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Keri Russell On Motherhood: 'I Have A Whole World That Happens To Me Outside Of That'

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Keri Russell poses at the premiere of "Austenland" during the Sundance Film Festival on Jan. 18, 2013, in Park City, Utah. (Photo by Danny Moloshok/Invision/AP) | AP

Keri Russell may be a devoted mother nowadays, but she doesn't want you to think that's all that defines her.

Speaking to The Daily Beast in conjunction with Wednesday's premiere of her new FX show "The Americans," Russell draws a clear comparison between her own motherhood and that of her character on the show, saying they both have distinct lives that exist outside of their children.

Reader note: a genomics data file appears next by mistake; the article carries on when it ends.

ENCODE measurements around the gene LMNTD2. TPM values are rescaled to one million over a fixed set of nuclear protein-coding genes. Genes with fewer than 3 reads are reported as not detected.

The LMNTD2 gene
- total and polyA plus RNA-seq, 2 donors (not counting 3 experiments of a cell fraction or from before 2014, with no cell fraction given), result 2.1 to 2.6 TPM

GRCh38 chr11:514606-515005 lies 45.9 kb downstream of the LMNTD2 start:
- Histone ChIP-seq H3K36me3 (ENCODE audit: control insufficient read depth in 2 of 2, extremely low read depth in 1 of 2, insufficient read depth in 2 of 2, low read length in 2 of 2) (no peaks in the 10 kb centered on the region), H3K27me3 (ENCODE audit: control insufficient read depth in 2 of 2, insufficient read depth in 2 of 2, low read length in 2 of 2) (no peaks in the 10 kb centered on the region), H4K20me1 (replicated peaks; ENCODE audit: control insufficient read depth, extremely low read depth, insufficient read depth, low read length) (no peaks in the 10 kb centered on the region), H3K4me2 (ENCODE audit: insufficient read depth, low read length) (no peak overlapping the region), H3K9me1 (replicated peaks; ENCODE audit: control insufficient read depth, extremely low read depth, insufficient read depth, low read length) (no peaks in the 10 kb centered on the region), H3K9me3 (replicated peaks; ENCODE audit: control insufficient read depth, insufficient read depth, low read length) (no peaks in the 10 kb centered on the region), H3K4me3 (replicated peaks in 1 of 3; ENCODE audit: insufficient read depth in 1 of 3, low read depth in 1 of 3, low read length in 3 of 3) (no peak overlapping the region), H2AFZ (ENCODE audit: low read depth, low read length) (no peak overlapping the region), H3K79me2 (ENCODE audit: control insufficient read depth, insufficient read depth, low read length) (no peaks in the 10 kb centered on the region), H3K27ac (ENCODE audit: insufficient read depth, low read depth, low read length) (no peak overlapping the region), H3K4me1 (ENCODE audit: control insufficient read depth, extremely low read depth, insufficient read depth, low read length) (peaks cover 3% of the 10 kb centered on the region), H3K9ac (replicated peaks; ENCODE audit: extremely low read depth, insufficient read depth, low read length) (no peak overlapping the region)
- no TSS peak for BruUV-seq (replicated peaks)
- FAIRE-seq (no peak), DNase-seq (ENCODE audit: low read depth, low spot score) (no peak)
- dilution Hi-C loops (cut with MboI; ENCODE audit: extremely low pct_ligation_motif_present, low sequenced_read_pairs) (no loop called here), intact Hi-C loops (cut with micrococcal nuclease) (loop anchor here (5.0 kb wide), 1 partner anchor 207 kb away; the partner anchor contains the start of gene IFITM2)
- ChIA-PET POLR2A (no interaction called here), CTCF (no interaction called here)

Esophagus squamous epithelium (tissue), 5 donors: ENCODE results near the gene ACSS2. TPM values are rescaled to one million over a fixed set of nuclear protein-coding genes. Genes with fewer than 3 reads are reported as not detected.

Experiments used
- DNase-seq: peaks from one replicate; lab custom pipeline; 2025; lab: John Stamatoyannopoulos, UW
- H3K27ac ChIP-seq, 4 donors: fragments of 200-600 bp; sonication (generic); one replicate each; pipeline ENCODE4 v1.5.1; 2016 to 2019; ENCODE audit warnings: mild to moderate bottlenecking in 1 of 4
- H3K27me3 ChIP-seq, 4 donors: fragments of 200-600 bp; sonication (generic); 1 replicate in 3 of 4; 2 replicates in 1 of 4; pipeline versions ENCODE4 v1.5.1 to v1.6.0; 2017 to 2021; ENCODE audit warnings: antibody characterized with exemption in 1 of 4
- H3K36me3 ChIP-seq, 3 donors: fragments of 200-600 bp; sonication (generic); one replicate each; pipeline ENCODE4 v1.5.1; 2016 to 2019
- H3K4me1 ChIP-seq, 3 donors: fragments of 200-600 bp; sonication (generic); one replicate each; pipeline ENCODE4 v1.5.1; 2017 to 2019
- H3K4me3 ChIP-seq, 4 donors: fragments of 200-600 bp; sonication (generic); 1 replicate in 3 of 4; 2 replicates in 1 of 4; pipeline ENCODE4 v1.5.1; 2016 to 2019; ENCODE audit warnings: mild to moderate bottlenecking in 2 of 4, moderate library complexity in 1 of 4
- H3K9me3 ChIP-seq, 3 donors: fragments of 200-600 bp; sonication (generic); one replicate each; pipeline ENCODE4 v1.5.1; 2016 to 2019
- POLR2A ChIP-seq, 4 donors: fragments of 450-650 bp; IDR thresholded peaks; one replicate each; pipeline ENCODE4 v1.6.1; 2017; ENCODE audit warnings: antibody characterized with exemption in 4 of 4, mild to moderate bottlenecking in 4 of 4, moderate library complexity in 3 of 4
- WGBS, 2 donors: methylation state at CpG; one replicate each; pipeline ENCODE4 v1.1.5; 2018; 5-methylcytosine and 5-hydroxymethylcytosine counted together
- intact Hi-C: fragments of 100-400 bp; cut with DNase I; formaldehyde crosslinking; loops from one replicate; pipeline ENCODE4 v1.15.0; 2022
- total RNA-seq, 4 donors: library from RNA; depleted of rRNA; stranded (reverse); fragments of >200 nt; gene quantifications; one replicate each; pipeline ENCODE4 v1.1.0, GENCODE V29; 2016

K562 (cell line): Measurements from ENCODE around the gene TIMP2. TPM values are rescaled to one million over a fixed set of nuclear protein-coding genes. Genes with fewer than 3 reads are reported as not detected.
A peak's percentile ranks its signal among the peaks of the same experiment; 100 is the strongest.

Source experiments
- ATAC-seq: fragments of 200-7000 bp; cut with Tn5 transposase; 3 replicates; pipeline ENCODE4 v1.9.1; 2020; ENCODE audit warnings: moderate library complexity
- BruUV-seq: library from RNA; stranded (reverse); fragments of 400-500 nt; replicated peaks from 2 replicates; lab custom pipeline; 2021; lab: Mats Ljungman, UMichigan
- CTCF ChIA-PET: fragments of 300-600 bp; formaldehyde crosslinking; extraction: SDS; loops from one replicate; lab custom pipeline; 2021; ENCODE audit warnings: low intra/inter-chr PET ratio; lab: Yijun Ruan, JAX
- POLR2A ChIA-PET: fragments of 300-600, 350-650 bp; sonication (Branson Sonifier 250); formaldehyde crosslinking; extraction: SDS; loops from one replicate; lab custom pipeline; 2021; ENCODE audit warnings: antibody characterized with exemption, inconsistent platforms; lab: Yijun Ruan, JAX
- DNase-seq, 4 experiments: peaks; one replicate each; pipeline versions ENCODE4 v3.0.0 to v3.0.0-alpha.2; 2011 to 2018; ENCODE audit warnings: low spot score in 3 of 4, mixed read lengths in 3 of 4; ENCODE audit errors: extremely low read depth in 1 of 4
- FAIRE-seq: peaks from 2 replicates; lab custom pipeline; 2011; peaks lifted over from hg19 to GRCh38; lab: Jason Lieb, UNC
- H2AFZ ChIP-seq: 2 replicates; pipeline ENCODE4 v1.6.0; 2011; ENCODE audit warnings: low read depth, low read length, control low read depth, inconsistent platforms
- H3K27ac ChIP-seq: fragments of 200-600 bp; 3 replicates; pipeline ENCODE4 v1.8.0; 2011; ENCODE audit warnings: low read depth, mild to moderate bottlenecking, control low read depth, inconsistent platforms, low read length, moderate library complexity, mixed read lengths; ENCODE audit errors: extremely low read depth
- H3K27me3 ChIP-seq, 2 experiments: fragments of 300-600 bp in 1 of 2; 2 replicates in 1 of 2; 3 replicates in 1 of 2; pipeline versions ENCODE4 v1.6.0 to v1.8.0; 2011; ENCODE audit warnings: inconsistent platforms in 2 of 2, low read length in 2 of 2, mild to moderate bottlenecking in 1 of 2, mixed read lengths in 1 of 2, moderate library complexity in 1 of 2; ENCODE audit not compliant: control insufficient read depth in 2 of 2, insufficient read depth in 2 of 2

“You see the character of Elizabeth fucking that guy in the hotel room, doing this very aggressive, sexual, deceitful thing with this guy,” she said. “But then you also get to see her the morning after, making the school lunches … I make the school lunches and I show up and bring cupcakes to preschool and drop the kids off at a play date. But I have a whole world that happens to me outside of that.”

Russell said "getting to see the two worlds" is what makes her character -- and her own experience -- "relatable."

“Wouldn’t it be lovely if [mothers] were all just combing hair, doing braids, dropping cupcakes off and buying bras with their daughters?" she asked. "But guess what? That ain’t the way it goes.”

On "The Americans," Russell portrays Elizabeth Jennings, a 1980s Soviet sleeper agent, which she says is a "far cry" from her iconic role on "Felicity."

She gave birth to her second child, daughter Willa, in December 2011. Her son River was born in June 2007.

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